Settlement

When this area was settled, primary land use was and still remains agricultural. Like the majority of settlements in northern Ohio, the early pioneers of the Chippewa area were primarily farmers. The area comprising the Chippewa Watershed was originally settled through the Connecticut Western Reserve and a United States Military Land Treaty in present-day Northeast Ohio. A heavy flood of migrants came from New York and especially New England, where there had been a growing hunger for land as population increased before the Revolutionary War. Most moved to Ohio by wagon and stagecoach, which followed former Indian paths such as the Northern Trace. Many also traveled part of the way by barge on the Mohawk River across New York state. Farmers who settled in western New York after the war sometimes moved on to one or more locations in Ohio in their lifetimes, as new lands kept opening to the west.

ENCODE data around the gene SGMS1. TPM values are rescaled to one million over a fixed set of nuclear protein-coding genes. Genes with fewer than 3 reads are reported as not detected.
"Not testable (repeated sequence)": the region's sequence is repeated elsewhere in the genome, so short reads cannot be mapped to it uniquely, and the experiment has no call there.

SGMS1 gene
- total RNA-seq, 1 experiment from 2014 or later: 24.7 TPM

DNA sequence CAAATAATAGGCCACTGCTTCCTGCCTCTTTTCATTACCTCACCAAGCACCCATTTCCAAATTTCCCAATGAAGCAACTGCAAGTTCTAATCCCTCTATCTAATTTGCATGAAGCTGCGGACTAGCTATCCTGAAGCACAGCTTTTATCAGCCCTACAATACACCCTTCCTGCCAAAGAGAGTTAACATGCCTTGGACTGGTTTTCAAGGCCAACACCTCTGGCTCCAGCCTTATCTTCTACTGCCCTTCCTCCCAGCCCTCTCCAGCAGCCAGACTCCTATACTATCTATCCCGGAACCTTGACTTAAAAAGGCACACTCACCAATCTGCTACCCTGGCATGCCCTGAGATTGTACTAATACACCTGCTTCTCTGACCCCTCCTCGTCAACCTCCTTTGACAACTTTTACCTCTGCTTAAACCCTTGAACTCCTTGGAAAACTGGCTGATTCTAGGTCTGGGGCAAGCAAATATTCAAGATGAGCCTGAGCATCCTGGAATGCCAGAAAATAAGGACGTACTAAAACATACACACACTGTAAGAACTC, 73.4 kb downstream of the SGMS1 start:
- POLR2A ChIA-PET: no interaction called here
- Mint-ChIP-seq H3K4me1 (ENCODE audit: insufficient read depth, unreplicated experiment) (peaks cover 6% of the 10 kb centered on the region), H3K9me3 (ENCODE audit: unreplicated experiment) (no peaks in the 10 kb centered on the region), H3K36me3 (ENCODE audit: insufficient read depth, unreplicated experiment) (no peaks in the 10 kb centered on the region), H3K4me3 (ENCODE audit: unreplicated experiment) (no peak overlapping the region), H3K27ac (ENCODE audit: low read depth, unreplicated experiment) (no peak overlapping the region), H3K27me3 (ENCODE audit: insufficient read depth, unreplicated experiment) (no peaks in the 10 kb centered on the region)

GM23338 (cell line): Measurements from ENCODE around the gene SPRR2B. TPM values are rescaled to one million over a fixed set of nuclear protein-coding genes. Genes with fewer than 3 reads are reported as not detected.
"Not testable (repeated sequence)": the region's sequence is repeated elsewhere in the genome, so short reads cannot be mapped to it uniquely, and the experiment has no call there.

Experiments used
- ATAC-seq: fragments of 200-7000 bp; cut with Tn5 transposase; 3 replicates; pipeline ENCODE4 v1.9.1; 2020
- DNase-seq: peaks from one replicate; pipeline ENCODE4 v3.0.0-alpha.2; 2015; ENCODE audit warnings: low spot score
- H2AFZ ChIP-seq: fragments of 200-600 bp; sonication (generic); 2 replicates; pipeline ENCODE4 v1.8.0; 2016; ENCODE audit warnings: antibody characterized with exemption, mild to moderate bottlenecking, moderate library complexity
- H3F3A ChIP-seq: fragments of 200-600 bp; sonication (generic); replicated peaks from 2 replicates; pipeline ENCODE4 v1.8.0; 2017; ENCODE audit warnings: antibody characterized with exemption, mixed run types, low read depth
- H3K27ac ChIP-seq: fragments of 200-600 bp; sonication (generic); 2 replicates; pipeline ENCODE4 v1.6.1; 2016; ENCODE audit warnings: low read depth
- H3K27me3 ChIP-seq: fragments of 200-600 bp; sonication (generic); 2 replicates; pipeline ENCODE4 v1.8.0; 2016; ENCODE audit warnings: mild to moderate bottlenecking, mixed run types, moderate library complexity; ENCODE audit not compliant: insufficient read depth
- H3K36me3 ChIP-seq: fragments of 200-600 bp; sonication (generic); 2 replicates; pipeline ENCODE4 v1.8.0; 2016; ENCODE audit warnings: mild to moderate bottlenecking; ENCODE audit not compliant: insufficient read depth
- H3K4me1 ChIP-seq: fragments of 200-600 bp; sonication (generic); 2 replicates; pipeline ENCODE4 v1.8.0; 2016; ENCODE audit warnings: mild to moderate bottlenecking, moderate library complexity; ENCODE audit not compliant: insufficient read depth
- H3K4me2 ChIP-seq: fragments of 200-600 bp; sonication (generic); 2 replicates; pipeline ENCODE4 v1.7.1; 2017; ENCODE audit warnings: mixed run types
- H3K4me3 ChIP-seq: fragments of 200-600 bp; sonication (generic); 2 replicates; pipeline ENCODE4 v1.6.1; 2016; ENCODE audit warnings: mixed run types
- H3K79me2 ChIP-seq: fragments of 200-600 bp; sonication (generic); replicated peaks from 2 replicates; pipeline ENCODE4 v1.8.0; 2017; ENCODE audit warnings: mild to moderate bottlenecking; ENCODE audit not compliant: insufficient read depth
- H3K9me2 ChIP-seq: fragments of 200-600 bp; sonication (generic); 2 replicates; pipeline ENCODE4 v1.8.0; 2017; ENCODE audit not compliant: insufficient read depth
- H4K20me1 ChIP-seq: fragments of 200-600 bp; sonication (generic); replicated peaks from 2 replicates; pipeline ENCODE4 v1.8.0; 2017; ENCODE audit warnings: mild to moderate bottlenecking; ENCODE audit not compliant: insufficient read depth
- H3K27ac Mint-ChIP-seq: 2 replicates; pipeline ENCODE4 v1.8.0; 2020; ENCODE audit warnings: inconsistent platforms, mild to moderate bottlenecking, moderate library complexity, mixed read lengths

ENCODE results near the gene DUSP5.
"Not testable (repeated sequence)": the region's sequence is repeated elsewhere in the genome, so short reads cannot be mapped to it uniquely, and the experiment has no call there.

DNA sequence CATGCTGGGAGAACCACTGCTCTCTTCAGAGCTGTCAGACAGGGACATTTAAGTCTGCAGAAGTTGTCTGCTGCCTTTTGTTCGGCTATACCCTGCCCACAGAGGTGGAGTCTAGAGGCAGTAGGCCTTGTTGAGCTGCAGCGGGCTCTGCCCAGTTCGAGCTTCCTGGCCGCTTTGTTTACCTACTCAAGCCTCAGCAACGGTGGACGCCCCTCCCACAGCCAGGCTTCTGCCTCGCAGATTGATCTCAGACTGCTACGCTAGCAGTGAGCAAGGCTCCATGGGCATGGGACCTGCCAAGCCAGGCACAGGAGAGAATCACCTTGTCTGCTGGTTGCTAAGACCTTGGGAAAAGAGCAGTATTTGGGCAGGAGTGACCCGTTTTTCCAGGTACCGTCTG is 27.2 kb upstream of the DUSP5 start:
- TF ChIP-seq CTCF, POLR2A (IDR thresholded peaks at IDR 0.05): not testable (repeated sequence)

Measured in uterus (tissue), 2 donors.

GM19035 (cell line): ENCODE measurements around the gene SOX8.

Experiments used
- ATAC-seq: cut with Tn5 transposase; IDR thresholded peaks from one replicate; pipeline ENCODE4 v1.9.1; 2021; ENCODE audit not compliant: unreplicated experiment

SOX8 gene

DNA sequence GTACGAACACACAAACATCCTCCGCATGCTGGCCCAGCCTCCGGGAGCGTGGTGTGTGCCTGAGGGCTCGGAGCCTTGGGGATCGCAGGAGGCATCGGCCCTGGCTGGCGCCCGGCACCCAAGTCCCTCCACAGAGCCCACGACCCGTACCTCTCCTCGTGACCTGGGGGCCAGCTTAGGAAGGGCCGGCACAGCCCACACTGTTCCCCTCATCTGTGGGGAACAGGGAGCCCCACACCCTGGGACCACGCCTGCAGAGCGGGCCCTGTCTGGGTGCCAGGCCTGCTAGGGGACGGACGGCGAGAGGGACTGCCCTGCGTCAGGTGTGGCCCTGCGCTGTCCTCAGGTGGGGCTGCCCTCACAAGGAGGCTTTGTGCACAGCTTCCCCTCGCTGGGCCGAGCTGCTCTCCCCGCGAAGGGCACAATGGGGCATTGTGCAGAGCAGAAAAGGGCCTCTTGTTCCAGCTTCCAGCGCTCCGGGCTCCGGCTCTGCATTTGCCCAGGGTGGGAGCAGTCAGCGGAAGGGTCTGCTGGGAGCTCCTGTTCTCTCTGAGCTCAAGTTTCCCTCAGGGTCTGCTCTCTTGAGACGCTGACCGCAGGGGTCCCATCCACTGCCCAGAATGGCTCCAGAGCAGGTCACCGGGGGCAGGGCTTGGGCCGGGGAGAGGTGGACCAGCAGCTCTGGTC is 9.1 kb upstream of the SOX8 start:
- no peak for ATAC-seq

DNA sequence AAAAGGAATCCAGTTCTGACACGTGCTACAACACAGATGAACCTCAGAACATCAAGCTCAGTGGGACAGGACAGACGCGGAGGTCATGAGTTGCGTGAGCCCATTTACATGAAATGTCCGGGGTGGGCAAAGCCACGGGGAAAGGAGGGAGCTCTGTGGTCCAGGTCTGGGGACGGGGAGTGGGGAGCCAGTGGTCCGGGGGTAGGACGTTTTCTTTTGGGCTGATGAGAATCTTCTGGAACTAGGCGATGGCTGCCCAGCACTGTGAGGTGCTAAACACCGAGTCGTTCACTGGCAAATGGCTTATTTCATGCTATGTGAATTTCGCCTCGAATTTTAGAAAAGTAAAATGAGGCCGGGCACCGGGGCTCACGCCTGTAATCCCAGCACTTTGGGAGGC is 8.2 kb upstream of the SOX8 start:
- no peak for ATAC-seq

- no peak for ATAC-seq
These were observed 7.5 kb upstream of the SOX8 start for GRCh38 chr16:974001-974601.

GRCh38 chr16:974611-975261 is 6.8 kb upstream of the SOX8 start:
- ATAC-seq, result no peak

The growth of farming and its requisite land clearing significantly changed the land and its drainage characteristics. No formal flood control system of any kind existed.



Ohio was victim to many serious floods dating back to the beginning of the century. In 1913, a storm lasting four days dropped 10-1/2 inches of rainfall over most of Ohio.

According to the Wooster Daily Record, "Wooster people waded home from work Monday evening along streets that in places resembled rivers. Old Killbuck went on a wild rampage, rising steadily Monday afternoon and night, reached a stage Tuesday that it had never reached before."

The entire state felt the impact of the 1913 storm, but there was more to come later in the century. The photo above shows Dayton residents standing on houses that were torn to pieces by the flooding rivers. For more details on the floods in Ohio, visit the news photos section.